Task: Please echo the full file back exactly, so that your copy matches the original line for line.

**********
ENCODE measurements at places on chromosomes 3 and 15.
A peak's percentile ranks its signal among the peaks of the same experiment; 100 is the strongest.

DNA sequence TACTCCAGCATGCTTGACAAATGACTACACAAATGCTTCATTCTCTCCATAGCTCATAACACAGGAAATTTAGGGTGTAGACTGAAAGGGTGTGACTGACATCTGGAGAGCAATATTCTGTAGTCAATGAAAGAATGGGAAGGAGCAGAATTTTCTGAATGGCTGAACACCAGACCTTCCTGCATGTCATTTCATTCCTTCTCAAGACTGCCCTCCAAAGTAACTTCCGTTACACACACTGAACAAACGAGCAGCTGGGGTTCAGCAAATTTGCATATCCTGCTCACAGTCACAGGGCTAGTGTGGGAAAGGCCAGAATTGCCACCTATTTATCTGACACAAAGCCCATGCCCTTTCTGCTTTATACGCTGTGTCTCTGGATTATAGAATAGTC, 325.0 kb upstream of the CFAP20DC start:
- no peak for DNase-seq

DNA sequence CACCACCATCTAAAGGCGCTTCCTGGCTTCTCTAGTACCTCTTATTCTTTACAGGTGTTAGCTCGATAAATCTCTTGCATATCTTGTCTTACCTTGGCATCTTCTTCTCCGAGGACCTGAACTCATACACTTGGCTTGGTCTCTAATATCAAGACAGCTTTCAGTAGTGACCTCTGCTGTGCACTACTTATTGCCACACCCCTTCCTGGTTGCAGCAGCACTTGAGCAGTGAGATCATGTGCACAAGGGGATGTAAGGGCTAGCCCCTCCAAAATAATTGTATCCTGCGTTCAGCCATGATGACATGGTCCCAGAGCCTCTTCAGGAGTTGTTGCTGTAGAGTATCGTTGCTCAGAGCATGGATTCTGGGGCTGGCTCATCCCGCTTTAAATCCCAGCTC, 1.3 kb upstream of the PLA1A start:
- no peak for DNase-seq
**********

ENCODE measurements at places on chromosomes 3 and 15.
A peak's percentile ranks its signal among the peaks of the same experiment; 100 is the strongest.

DNA sequence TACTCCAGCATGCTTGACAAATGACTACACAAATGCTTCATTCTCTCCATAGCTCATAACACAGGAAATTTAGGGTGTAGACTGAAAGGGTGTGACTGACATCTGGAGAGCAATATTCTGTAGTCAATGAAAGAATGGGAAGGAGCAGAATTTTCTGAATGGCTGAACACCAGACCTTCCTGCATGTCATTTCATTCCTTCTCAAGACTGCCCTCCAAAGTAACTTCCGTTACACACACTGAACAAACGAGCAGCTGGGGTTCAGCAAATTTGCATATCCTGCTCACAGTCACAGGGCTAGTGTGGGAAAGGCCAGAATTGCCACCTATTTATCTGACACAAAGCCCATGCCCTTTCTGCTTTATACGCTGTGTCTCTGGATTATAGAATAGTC, 325.0 kb upstream of the CFAP20DC start:
- no peak for DNase-seq

DNA sequence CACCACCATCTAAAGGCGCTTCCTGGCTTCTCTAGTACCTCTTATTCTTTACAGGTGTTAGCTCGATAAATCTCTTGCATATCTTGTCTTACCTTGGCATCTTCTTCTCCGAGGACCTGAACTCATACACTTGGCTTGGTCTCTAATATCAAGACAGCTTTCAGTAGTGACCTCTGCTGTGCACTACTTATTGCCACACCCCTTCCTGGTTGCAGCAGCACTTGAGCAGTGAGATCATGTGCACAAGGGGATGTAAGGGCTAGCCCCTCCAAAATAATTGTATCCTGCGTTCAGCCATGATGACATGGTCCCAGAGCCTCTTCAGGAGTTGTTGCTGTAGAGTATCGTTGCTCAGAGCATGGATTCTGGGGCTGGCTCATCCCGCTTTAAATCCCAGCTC, 1.3 kb upstream of the PLA1A start:
- no peak for DNase-seq